Le Caféier is a Turkish café that has been situated on Balmain’s busy Darling Street for three years. You could almost say that the site was cursed; previous incarnations of cafés and eateries only lasted for one year at most so the locals and other shop owners were skeptical when LC first opened.
But as I sat down with owner Arda Dinc, I discovered the love and commitment that has gone into this café. Arda moved to Australia from Turkey to study hospitality and has worked at Centrepoint, Darling Harbour restaurants, CBD coffee shops and Centennial Park Café both behind the counter and as a chef. Owning his own establishment was the next dream that he wanted to turn into reality.
It’s all about the personal touches here. From the homemade ingredients/condiments/entire meals to the ground-up rebuild of the whole interior including new kitchen, counter and self-built tables! There are still bigger plans but that’s a story for another time.
The changes have worked and LC’s regulars now number in the hundreds. They get personal service and they keep on returning because of the hospitality and delicious coffee and food.
Ozgur ‘Oscar’ Turkyucl is LC’s friendly and knowledgeable barista. With 11 years of coffee experience, he was the obvious choice to not only make and serve the cups but also to select LC’s own blend which is supplied by Coffee Galleria (250g $13, 500g $25, 1kg $45).
The resulting blend is potent and a definite crowd-pleaser.
LC imports the beans for its Turkish coffee which is made by adding water and sugar to the coffee and heating it up slowly, mixing it when it begins to bubble and serving the mixture with the coffee itself still in the bottom of the cup. It wasn’t as strong as I was expecting but presents very specific and lingering bold flavours.
Smoothies ($8) are available as chai honey cinnamon, mixed berries, strawberry & mango or antioxidant (mixed berries, banana and acai powder). My banana and cinnamon smoothie was outstanding. Flavour and consistency was spot on so I highly recommend it.
Milkshakes ($7.50) are also available as banana, coconut, strawberry, chocolate, pistachio & white chocolate, peanut butter & chocolate, vanilla, caramel or coffee.
LC’s own homemade limonata ($6.50) consists simply of lemon, sugar and orange and is served ice cold. You can buy it for takeaway as well and they sell over 80 litres of this stuff each week! Add pomegranate or watermelon for $1.
The traditional Turkish breakfast ($20) is a fresh savoury and sweet board with a big variety of items. It comes laden with two fried eggs with housemade sucuk (spicy sausage), olives, tomato, cucumer, and Turkish bread just to name a few of the items! This is as traditional as it comes, an everyday Turkish breakfast that Arda would have eaten in years gone by.
The homemade jams are available as mixed berry, strawberry or (now just out of season) quince. Kaymak (similar to clotted cream) is, once again, made in house. They use buffalo milk in this time consuming process. It’s hard to source but preferred because it produces more skin which is what is used for the kaymak. Honey is mixed in to finish off this spreadable masterpiece.
The bacon ($4) on the side was a treat as it was thick cut, crispy and delicious.
Shaksuka (baked eggs) is available in two versions at LC: red or green. This traditional Israeli breakfast is very similar to a Turkish dish that is eaten without the eggs. The green version is very popular and contains eggs, kale, fennel, onion and feta but I chose the red which has a saucy tomato base and comes with zucchini, eggplant, green chili, minted labneh and two eggs. This had been baked in my opinion just the right amount with a flowing but thicker base and perfectly cooked eggs. Flavourwise, I literally have no qualms; every mouthful was delicious!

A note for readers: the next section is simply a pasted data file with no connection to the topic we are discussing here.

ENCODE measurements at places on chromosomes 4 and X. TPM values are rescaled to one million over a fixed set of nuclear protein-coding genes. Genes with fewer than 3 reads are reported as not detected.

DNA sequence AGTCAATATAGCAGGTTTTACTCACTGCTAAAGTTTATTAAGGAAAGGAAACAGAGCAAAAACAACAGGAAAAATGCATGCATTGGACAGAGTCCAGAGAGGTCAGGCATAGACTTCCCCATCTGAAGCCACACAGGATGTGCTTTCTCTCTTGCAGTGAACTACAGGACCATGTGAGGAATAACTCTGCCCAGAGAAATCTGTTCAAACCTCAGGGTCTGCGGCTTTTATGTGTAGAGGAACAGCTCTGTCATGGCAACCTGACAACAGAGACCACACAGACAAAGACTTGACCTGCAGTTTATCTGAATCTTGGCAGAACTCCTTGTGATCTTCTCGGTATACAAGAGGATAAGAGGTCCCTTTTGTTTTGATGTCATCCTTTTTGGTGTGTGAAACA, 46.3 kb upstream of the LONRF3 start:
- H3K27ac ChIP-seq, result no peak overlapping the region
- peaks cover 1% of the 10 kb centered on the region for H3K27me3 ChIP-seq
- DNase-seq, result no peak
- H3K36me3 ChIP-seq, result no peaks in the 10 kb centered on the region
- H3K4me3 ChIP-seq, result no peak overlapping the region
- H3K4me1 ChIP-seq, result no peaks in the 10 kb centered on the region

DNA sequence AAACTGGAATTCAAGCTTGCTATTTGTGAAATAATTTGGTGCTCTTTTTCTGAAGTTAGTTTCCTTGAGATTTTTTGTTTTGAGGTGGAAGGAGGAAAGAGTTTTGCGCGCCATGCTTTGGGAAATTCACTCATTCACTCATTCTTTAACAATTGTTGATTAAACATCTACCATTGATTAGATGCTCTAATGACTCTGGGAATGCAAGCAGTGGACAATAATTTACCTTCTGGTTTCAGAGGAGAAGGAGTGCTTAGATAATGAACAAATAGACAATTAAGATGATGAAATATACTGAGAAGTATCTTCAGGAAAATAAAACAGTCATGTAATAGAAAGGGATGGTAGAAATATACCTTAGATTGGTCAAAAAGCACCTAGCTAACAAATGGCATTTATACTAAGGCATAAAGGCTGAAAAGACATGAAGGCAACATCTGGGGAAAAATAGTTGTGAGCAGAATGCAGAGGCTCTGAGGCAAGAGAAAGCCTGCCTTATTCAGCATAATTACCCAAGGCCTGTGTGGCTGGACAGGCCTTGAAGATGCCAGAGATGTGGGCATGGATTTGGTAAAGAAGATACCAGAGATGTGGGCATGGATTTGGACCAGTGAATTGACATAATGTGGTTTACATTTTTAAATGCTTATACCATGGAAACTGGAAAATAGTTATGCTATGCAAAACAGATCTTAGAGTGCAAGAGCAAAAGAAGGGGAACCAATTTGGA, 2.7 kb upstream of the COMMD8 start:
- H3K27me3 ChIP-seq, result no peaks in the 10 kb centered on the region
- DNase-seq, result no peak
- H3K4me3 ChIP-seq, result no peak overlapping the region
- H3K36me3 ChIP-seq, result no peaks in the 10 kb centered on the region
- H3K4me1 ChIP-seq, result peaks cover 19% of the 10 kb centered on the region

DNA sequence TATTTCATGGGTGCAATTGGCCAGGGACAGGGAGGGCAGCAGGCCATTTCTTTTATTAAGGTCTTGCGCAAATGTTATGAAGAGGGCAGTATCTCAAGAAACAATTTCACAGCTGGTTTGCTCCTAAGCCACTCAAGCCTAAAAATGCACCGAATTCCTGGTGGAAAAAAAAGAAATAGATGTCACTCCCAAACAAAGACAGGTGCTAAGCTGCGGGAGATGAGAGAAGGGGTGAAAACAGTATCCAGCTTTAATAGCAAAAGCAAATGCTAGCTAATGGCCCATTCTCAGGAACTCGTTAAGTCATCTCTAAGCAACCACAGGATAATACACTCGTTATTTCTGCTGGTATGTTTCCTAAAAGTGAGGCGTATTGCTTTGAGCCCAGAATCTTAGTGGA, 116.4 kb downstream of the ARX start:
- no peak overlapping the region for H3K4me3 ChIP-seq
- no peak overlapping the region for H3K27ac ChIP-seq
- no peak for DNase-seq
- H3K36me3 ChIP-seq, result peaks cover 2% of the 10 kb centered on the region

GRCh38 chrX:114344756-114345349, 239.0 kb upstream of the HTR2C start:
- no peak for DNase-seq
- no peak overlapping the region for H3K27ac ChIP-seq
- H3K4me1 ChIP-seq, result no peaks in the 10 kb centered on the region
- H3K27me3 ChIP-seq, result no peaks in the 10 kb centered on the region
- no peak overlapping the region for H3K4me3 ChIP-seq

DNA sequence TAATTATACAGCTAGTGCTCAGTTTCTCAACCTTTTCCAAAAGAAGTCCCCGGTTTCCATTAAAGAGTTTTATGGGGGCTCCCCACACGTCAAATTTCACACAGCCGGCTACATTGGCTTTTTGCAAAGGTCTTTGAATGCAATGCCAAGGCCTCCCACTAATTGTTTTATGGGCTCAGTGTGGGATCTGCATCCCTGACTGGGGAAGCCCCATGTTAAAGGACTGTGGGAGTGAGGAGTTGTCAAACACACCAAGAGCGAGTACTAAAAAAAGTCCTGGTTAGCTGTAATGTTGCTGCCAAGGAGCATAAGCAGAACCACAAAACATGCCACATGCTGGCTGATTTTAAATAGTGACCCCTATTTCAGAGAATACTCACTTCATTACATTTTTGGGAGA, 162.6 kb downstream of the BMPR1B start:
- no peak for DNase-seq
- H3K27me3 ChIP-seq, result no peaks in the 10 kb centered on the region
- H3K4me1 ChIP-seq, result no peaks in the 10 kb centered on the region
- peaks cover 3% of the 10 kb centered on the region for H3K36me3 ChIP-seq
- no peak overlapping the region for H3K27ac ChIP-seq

This is a very large dish so even the very hungry will be left satisfied. Arda recalled a Turkish saying which goes along the lines of “if there’s nothing left on the plate, then there wasn’t enough!” Flat bread was served on the side as well as (of course homemade) labneh and marinated olives. The red chilli flakes on top as well as the green chilli within add a bit of welcome fire.
The talent in Arda’s family doesn’t stop with him. His wife, who previously worked at Rockpool with Neil Perry, now offers her skills in the form of all of the housemade cakes, tarts and pastries. This has afforded LC the ability to change from being supplied by three bakeries, to just one (and what they do purchase is very limited) as it’s all home made.
One of the items that I sampled was borek, a very traditional Turkish food. Instead of the usual spinach and cheese, Arda’s wife uses kale, fennel and feta. This is a big seller and easily one of my favourite flavour combinations in this review. It was superb and even makes a good on-the-run snack.
Poğaça is another traitional Turkish savoury pastry filled with dill and feta, normally served with tea. The casing was very light and the feta was crumbly but creamy.
More cakes and pastries made by Arda’s wife include carrot cake, caramel slice (Oscar’s favourite), lemon coconut cake, chocolate fudge cake, tiramisu and passionfruit and mango cheesecake.
The menu changes often. Not only are there weekly specials but if they sell well enough, they’re added to the regular menu so be sure to let LC know what you think of any special that you try!
Arda hopes that Le Caféier is the stepping stone to his next venture in the coming years which will be a lunch and dinner Turkish restaurant. He envisions it having the same laid back atmosphere. As with his personality, he wants his customers to feel welcome and at home and if Le Caféier is any indication, it’s going to be amazing!
Overall Rating: 21/25
Website: http://lecafeier.com.au and https://www.facebook.com/lecafeier?ref=br_tf
Address: Shop 3 314-322 Darling Street, Balmain, 2041
Phone: 8021 2910
Payment Options: Credit card, EFTPOS, cash